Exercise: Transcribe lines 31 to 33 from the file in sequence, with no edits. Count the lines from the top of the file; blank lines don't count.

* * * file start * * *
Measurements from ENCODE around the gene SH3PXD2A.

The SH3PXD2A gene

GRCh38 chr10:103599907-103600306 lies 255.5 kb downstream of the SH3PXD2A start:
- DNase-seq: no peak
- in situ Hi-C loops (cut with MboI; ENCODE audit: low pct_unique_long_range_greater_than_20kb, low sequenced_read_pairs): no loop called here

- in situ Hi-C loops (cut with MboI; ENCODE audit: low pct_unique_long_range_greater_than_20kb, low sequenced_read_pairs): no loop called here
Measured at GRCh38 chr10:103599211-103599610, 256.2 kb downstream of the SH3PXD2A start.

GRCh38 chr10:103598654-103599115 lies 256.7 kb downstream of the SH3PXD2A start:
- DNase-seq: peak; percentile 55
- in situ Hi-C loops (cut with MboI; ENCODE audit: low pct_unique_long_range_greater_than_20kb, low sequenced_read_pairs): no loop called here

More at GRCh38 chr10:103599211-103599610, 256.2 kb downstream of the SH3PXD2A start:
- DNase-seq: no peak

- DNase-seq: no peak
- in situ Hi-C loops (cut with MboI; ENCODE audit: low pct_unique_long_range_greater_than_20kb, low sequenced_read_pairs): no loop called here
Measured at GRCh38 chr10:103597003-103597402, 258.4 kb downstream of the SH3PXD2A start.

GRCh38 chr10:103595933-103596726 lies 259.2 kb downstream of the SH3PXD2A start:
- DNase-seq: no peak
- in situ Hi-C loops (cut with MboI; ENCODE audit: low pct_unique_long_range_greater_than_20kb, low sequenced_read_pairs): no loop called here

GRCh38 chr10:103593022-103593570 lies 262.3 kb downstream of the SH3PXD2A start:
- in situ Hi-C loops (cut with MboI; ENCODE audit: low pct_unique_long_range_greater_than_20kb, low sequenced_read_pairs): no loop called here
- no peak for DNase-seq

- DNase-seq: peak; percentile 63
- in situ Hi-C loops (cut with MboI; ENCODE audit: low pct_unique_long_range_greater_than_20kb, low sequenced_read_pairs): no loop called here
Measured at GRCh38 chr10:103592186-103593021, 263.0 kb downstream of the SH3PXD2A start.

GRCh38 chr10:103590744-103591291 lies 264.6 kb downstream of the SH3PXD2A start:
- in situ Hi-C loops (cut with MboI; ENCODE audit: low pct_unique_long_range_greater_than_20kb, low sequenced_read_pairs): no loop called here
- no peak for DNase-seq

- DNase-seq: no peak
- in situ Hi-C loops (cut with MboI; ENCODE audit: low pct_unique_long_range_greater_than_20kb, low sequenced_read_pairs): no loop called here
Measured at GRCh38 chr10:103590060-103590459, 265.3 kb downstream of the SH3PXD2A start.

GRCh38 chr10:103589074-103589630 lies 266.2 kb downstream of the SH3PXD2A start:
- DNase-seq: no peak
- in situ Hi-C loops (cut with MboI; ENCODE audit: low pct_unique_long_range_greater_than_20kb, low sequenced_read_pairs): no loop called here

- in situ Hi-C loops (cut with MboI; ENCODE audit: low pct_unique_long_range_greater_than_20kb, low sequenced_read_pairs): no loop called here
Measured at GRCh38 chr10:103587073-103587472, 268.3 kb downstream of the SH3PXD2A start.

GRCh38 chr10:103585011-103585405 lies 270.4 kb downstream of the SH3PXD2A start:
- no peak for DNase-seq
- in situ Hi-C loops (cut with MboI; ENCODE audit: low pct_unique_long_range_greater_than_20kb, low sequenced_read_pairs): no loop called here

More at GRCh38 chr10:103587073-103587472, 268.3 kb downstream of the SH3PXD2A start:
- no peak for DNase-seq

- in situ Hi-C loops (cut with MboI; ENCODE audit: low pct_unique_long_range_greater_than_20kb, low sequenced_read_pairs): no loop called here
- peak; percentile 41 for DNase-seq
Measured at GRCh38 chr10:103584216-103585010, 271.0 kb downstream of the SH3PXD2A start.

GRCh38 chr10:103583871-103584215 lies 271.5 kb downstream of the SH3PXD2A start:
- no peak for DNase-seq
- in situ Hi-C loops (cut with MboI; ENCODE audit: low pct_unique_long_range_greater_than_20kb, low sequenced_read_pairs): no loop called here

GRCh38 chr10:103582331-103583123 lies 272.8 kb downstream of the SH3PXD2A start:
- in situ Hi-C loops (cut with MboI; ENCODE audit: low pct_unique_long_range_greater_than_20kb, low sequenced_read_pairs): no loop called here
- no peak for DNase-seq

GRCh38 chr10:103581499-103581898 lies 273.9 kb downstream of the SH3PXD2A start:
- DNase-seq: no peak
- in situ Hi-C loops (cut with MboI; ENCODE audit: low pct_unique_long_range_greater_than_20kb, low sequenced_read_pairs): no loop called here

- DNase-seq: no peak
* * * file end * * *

GRCh38 chr10:103589074-103589630 lies 266.2 kb downstream of the SH3PXD2A start:
- DNase-seq: no peak
- in situ Hi-C loops (cut with MboI; ENCODE audit: low pct_unique_long_range_greater_than_20kb, low sequenced_read_pairs): no loop called here